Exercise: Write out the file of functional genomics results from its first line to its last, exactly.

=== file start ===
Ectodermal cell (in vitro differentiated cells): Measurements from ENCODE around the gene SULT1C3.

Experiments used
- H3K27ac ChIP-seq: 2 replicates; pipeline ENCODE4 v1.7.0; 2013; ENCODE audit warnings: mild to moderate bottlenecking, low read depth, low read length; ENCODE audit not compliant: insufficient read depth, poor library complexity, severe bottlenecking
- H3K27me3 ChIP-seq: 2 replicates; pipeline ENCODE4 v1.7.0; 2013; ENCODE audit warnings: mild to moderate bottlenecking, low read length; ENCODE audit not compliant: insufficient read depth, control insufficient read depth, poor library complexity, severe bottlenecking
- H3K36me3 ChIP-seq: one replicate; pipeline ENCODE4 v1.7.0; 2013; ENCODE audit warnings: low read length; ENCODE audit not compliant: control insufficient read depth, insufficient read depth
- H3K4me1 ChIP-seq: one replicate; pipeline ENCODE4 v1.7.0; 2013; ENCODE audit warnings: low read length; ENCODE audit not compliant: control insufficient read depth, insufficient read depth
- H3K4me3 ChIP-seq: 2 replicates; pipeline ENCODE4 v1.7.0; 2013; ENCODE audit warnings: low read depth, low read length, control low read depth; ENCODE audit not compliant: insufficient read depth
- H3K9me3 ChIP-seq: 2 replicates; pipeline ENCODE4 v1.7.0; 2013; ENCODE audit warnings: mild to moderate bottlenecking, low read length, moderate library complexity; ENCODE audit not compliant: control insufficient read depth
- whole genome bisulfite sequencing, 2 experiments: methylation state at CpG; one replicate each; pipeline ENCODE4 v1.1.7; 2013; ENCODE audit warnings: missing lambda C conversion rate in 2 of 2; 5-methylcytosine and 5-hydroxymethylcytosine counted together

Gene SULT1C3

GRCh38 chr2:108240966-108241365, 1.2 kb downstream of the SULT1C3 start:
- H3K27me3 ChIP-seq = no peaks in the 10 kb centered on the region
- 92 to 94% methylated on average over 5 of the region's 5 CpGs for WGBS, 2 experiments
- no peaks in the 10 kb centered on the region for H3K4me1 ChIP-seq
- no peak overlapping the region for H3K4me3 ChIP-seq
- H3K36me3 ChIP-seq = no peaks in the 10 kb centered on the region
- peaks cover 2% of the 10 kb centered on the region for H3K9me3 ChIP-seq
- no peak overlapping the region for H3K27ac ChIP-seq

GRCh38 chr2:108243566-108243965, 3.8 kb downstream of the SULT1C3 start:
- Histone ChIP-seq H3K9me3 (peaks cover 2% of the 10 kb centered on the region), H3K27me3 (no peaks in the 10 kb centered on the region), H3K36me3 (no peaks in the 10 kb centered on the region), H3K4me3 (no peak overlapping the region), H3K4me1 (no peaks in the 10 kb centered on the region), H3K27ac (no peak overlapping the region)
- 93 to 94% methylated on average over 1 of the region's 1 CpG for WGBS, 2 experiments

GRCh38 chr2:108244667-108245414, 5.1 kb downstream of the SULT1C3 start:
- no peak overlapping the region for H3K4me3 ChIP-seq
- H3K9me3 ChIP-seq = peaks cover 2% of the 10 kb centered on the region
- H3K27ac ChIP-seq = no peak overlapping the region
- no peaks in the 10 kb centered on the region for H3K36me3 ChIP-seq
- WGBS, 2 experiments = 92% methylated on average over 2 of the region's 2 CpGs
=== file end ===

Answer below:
Ectodermal cell (in vitro differentiated cells): Measurements from ENCODE around the gene SULT1C3.

Experiments used
- H3K27ac ChIP-seq: 2 replicates; pipeline ENCODE4 v1.7.0; 2013; ENCODE audit warnings: mild to moderate bottlenecking, low read depth, low read length; ENCODE audit not compliant: insufficient read depth, poor library complexity, severe bottlenecking
- H3K27me3 ChIP-seq: 2 replicates; pipeline ENCODE4 v1.7.0; 2013; ENCODE audit warnings: mild to moderate bottlenecking, low read length; ENCODE audit not compliant: insufficient read depth, control insufficient read depth, poor library complexity, severe bottlenecking
- H3K36me3 ChIP-seq: one replicate; pipeline ENCODE4 v1.7.0; 2013; ENCODE audit warnings: low read length; ENCODE audit not compliant: control insufficient read depth, insufficient read depth
- H3K4me1 ChIP-seq: one replicate; pipeline ENCODE4 v1.7.0; 2013; ENCODE audit warnings: low read length; ENCODE audit not compliant: control insufficient read depth, insufficient read depth
- H3K4me3 ChIP-seq: 2 replicates; pipeline ENCODE4 v1.7.0; 2013; ENCODE audit warnings: low read depth, low read length, control low read depth; ENCODE audit not compliant: insufficient read depth
- H3K9me3 ChIP-seq: 2 replicates; pipeline ENCODE4 v1.7.0; 2013; ENCODE audit warnings: mild to moderate bottlenecking, low read length, moderate library complexity; ENCODE audit not compliant: control insufficient read depth
- whole genome bisulfite sequencing, 2 experiments: methylation state at CpG; one replicate each; pipeline ENCODE4 v1.1.7; 2013; ENCODE audit warnings: missing lambda C conversion rate in 2 of 2; 5-methylcytosine and 5-hydroxymethylcytosine counted together

Gene SULT1C3

GRCh38 chr2:108240966-108241365, 1.2 kb downstream of the SULT1C3 start:
- H3K27me3 ChIP-seq = no peaks in the 10 kb centered on the region
- 92 to 94% methylated on average over 5 of the region's 5 CpGs for WGBS, 2 experiments
- no peaks in the 10 kb centered on the region for H3K4me1 ChIP-seq
- no peak overlapping the region for H3K4me3 ChIP-seq
- H3K36me3 ChIP-seq = no peaks in the 10 kb centered on the region
- peaks cover 2% of the 10 kb centered on the region for H3K9me3 ChIP-seq
- no peak overlapping the region for H3K27ac ChIP-seq

GRCh38 chr2:108243566-108243965, 3.8 kb downstream of the SULT1C3 start:
- Histone ChIP-seq H3K9me3 (peaks cover 2% of the 10 kb centered on the region), H3K27me3 (no peaks in the 10 kb centered on the region), H3K36me3 (no peaks in the 10 kb centered on the region), H3K4me3 (no peak overlapping the region), H3K4me1 (no peaks in the 10 kb centered on the region), H3K27ac (no peak overlapping the region)
- 93 to 94% methylated on average over 1 of the region's 1 CpG for WGBS, 2 experiments

GRCh38 chr2:108244667-108245414, 5.1 kb downstream of the SULT1C3 start:
- no peak overlapping the region for H3K4me3 ChIP-seq
- H3K9me3 ChIP-seq = peaks cover 2% of the 10 kb centered on the region
- H3K27ac ChIP-seq = no peak overlapping the region
- no peaks in the 10 kb centered on the region for H3K36me3 ChIP-seq
- WGBS, 2 experiments = 92% methylated on average over 2 of the region's 2 CpGs